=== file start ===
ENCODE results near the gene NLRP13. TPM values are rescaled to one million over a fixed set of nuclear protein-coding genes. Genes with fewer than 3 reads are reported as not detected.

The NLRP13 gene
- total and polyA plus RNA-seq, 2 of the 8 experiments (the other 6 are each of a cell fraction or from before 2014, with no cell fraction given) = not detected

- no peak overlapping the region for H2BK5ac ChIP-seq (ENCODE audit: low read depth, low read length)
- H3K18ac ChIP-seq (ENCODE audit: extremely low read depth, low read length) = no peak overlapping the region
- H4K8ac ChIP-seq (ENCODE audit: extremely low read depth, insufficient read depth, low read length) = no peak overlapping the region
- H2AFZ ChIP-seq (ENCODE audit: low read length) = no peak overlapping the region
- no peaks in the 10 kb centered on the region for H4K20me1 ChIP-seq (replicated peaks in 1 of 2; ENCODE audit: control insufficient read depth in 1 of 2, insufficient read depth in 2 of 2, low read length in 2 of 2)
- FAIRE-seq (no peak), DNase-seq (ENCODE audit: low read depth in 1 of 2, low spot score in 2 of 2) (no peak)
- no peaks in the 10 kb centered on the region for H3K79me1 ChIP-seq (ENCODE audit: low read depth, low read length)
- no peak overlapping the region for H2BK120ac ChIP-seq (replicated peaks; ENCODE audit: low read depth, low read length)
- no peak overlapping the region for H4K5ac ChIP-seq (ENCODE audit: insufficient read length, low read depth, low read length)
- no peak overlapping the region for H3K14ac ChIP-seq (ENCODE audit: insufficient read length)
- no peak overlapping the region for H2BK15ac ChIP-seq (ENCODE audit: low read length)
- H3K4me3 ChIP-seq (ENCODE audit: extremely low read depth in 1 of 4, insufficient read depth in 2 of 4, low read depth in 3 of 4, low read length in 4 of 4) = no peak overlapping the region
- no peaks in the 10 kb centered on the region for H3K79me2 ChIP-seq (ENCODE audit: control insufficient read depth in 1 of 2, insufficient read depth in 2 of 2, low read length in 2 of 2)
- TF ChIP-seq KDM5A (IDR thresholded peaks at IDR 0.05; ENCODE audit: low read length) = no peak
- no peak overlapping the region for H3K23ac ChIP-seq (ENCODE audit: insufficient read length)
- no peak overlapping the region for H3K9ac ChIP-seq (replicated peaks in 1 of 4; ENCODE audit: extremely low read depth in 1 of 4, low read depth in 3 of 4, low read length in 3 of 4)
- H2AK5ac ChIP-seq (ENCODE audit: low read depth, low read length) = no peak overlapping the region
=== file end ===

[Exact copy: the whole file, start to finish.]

ENCODE results near the gene NLRP13. TPM values are rescaled to one million over a fixed set of nuclear protein-coding genes. Genes with fewer than 3 reads are reported as not detected.

The NLRP13 gene
- total and polyA plus RNA-seq, 2 of the 8 experiments (the other 6 are each of a cell fraction or from before 2014, with no cell fraction given) = not detected

- no peak overlapping the region for H2BK5ac ChIP-seq (ENCODE audit: low read depth, low read length)
- H3K18ac ChIP-seq (ENCODE audit: extremely low read depth, low read length) = no peak overlapping the region
- H4K8ac ChIP-seq (ENCODE audit: extremely low read depth, insufficient read depth, low read length) = no peak overlapping the region
- H2AFZ ChIP-seq (ENCODE audit: low read length) = no peak overlapping the region
- no peaks in the 10 kb centered on the region for H4K20me1 ChIP-seq (replicated peaks in 1 of 2; ENCODE audit: control insufficient read depth in 1 of 2, insufficient read depth in 2 of 2, low read length in 2 of 2)
- FAIRE-seq (no peak), DNase-seq (ENCODE audit: low read depth in 1 of 2, low spot score in 2 of 2) (no peak)
- no peaks in the 10 kb centered on the region for H3K79me1 ChIP-seq (ENCODE audit: low read depth, low read length)
- no peak overlapping the region for H2BK120ac ChIP-seq (replicated peaks; ENCODE audit: low read depth, low read length)
- no peak overlapping the region for H4K5ac ChIP-seq (ENCODE audit: insufficient read length, low read depth, low read length)
- no peak overlapping the region for H3K14ac ChIP-seq (ENCODE audit: insufficient read length)
- no peak overlapping the region for H2BK15ac ChIP-seq (ENCODE audit: low read length)
- H3K4me3 ChIP-seq (ENCODE audit: extremely low read depth in 1 of 4, insufficient read depth in 2 of 4, low read depth in 3 of 4, low read length in 4 of 4) = no peak overlapping the region
- no peaks in the 10 kb centered on the region for H3K79me2 ChIP-seq (ENCODE audit: control insufficient read depth in 1 of 2, insufficient read depth in 2 of 2, low read length in 2 of 2)
- TF ChIP-seq KDM5A (IDR thresholded peaks at IDR 0.05; ENCODE audit: low read length) = no peak
- no peak overlapping the region for H3K23ac ChIP-seq (ENCODE audit: insufficient read length)
- no peak overlapping the region for H3K9ac ChIP-seq (replicated peaks in 1 of 4; ENCODE audit: extremely low read depth in 1 of 4, low read depth in 3 of 4, low read length in 3 of 4)
- H2AK5ac ChIP-seq (ENCODE audit: low read depth, low read length) = no peak overlapping the region